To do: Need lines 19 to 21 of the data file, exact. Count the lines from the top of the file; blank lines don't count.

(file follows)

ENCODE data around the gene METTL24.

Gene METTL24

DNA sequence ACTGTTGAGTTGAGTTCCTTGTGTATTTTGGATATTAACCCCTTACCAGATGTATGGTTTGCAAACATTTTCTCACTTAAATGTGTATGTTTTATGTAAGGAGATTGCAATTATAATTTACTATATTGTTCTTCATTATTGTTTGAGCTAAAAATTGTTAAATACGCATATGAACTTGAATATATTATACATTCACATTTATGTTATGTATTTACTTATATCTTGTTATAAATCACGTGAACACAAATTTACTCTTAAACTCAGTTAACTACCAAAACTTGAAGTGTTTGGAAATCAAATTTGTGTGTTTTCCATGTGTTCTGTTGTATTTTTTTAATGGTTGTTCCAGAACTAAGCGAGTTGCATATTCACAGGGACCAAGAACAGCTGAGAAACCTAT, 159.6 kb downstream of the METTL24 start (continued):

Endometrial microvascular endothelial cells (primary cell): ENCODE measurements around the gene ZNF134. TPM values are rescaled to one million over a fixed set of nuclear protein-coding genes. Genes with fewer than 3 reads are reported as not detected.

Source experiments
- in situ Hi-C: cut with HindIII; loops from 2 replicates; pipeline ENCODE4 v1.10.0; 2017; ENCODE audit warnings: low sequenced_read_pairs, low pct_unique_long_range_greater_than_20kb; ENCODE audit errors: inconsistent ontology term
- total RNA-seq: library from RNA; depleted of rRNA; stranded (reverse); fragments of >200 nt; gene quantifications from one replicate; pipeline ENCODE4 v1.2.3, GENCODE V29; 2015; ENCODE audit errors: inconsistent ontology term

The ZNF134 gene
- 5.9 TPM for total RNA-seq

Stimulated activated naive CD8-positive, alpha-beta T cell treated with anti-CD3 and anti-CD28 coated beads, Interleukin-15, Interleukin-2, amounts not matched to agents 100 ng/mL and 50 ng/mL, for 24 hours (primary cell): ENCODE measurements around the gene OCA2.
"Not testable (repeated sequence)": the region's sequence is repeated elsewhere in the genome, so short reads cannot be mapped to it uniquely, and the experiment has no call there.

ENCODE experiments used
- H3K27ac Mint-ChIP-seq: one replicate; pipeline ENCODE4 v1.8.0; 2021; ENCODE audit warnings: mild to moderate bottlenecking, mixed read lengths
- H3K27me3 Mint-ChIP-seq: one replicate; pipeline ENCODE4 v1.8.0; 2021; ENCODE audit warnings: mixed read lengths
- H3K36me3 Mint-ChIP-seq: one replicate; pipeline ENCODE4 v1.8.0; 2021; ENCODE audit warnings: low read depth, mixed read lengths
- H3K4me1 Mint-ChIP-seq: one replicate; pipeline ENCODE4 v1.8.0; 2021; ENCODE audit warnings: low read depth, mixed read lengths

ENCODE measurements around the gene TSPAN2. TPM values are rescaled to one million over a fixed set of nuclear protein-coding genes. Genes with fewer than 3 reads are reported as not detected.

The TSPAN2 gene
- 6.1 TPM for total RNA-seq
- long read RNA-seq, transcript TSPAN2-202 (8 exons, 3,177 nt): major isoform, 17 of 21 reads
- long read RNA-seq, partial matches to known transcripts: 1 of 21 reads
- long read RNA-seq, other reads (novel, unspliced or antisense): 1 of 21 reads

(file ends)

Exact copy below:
- 6.1 TPM for total RNA-seq
- long read RNA-seq, transcript TSPAN2-202 (8 exons, 3,177 nt): major isoform, 17 of 21 reads
- long read RNA-seq, partial matches to known transcripts: 1 of 21 reads